Hector Guimard

Architectural Elements

October 2 – 8, 2007

Press Release

Haugton International Art + Design Fair

As with many artistic movements, Art Nouveau has become synonymous with a few key practitioners. Names such as Émile Gallé, Louis Majorelle, and René Lalique live on, diminishing Art Nouveau in France to a small cast of characters that safeguard its survival in our ever-shrinking cultural memory. The architect-designer Hector Guimard undoubtedly belongs on this short list of Art Nouveau luminaries. Yet where in does his greatness lie? Guimard is often credited with introducing Art Nouveau style to French architecture. This is partly true, but fails to acknowledge that Art Nouveau was not a cohesive movement or style in the mid-1890s, when Guimard completed his first masterpiece, the Castel Béranger. Guimard, however, eagerly embraced modernity, a fundamental principle of the New Art. Rapidly accelerating industrial and social changes in fin-de-siècle Europe prompted a dramatic reappraisal of cultural artifacts: Proponents of Art Nouveau strove to imagine what the modern world should look like, and then to realize their objectives in a vast array of mediums.

Guimard strongly believed that the modern architect must assume responsibility for designing every element of a commission, from façade to doorknob. This all-encompassing approach placed him at the forefront of an international group of architect-designers who championed the creation of Gesamtkunstwerk, that is, total works of art. (Other innovators included Henry van de Velde and Victor Horta in Belgium, Charles Rennie Mackintosh in Scotland, and Antonio Gaudí in Spain.)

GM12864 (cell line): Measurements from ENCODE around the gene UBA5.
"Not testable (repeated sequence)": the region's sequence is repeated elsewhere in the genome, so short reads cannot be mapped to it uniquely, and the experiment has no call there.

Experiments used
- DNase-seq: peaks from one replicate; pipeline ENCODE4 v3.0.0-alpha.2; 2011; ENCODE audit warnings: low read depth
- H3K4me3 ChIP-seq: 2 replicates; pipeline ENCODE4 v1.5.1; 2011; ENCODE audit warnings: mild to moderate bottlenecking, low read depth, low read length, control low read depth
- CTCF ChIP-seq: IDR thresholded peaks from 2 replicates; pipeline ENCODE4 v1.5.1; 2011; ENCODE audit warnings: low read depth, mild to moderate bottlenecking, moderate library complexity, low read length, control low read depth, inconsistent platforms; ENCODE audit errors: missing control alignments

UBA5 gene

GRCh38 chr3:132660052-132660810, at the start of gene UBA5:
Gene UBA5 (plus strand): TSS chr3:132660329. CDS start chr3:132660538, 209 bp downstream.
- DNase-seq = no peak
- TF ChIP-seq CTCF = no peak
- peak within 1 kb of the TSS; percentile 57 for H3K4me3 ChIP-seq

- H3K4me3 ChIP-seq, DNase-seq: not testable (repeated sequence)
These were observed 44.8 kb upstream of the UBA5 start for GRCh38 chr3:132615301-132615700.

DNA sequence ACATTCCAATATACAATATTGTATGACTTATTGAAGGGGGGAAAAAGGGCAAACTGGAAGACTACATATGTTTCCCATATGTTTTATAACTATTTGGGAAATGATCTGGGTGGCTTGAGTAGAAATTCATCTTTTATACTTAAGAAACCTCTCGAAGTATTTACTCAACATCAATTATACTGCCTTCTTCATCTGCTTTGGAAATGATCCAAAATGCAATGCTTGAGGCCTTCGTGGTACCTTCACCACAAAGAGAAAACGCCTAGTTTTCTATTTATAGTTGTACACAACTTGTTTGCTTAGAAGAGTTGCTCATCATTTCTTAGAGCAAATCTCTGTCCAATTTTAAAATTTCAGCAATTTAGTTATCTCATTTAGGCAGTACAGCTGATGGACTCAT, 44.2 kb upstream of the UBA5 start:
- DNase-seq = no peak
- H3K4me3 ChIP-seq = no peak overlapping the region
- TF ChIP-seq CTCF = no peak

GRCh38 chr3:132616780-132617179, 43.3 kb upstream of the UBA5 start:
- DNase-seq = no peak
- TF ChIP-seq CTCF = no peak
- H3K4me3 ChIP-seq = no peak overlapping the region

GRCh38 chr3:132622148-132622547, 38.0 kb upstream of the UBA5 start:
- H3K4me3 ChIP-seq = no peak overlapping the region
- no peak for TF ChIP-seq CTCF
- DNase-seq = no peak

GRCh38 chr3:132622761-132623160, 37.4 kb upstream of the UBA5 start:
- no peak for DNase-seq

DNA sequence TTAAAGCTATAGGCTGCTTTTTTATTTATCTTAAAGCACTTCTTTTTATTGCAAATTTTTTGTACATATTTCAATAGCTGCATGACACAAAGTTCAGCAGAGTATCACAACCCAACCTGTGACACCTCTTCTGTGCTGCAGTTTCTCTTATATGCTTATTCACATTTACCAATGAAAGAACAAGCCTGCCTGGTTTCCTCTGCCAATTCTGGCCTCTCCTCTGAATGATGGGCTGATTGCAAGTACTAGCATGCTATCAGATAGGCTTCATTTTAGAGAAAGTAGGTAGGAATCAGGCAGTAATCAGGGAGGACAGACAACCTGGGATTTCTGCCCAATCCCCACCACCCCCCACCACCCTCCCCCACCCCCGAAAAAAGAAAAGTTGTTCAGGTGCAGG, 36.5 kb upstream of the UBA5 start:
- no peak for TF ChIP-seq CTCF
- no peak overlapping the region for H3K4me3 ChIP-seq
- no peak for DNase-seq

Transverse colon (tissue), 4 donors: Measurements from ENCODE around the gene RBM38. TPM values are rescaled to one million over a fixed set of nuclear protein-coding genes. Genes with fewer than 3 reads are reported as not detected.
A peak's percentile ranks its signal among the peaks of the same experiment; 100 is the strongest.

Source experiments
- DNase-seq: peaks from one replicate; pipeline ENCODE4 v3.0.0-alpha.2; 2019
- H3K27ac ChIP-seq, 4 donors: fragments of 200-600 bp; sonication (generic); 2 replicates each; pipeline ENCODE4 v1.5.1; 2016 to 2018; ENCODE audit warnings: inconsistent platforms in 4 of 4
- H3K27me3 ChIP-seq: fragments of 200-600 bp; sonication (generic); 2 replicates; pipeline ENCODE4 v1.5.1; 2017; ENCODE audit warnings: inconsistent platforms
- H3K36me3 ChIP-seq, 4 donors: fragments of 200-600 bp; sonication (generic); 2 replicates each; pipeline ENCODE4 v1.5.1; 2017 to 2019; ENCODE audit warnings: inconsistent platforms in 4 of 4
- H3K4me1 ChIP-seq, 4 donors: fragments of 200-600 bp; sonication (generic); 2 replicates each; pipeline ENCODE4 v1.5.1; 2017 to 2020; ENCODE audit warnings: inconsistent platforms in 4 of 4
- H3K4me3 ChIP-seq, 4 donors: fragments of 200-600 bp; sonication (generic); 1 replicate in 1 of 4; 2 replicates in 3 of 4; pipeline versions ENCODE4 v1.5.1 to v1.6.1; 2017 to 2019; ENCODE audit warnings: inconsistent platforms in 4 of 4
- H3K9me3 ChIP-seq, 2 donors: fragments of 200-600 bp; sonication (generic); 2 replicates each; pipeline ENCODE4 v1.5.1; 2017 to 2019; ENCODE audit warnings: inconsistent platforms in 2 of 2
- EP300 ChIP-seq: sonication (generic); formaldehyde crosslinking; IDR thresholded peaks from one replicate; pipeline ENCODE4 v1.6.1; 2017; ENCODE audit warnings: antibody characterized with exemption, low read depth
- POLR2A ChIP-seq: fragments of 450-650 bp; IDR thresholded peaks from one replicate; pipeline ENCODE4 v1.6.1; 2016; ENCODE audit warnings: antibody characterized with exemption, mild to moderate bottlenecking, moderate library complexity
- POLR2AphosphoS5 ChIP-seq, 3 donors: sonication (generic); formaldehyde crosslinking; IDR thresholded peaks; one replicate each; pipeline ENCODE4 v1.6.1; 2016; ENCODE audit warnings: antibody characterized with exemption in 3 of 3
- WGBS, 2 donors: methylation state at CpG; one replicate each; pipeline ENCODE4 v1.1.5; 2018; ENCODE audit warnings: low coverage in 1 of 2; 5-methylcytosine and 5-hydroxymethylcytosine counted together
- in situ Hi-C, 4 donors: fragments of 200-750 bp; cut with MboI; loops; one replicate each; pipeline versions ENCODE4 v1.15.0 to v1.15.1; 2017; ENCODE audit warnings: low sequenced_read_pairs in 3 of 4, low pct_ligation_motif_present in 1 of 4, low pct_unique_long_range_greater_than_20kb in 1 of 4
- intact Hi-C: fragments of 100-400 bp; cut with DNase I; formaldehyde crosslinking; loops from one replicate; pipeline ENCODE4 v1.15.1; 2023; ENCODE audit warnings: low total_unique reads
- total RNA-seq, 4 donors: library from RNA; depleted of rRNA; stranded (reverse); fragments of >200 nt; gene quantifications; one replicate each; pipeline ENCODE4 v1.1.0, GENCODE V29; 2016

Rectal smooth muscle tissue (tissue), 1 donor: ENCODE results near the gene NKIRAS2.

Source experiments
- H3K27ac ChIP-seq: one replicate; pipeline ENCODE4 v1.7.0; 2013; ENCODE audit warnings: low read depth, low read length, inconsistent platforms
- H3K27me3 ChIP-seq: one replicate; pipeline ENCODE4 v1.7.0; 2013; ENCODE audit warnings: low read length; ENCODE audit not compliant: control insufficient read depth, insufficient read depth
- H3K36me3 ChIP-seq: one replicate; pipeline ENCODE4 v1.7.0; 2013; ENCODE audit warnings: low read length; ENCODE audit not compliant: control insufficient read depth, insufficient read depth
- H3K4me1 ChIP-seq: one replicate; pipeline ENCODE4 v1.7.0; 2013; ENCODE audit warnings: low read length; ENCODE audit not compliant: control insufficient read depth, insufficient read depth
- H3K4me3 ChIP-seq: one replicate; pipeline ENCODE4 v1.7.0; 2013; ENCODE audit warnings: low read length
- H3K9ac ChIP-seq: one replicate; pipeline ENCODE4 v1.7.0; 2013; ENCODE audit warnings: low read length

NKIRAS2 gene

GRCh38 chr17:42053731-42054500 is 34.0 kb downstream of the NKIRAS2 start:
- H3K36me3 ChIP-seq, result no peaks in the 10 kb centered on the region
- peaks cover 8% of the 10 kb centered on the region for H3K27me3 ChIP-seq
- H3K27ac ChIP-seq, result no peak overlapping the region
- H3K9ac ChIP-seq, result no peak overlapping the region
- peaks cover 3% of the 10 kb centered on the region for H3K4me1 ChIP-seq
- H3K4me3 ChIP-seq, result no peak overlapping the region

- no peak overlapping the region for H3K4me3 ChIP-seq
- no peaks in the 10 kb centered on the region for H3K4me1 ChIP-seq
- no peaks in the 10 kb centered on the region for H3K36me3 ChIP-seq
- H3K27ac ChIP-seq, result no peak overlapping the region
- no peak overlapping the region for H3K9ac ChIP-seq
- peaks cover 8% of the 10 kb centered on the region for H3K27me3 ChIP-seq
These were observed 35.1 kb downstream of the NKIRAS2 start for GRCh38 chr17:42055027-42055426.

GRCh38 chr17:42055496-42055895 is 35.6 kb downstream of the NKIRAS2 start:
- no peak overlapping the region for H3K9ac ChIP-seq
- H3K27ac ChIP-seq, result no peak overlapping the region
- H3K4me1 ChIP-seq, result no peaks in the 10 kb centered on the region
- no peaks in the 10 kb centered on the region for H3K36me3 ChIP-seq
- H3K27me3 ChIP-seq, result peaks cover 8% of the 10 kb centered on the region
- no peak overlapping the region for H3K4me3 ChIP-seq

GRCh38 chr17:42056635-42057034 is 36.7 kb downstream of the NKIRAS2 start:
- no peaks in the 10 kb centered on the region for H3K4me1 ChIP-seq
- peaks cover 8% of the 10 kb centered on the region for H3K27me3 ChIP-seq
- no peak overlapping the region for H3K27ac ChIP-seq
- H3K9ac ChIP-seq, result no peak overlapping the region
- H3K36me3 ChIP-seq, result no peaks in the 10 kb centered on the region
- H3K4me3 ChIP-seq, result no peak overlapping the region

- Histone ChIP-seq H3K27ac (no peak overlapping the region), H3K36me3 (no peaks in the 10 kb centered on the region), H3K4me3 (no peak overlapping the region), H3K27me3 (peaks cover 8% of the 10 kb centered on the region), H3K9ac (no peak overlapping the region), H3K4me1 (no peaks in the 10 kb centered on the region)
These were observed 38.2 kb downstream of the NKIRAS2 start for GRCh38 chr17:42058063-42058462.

Of these like-minded individuals, Henry van de Velde was the first to articulate the need to eliminate hierarchical divisions among the arts. "We can't," he wrote in 1894, "allow a split which aims at single-mindedly ranking one art above the others, a separation of the arts into high art and a second class, low industrial arts." Van de Velde's timely remarks expressed a growing sentiment among artists and artisans alike. No medium was too humble for the expression of artistic intent, and only by making ordinary objects beautiful could art be successfully integrated into modern life.

For Guimard, the design philosophy that informed Gesamtkunstwerk enabled him to merge the functional and decorative aspects of his architecture into unified ensembles. Iron, whether wrought or cast, was elevated to new heights of decorative possibility. Guimard's incomparably beautiful use of this humble metal strikes at the heart of the question of which elements of a building are worthy of being seen, as well as what constitutes "high" and "low" materials. Because of the artistry of its conception and fabrication, Guimard's ironwork dwells on an equal aesthetic plane with more costly adornments.

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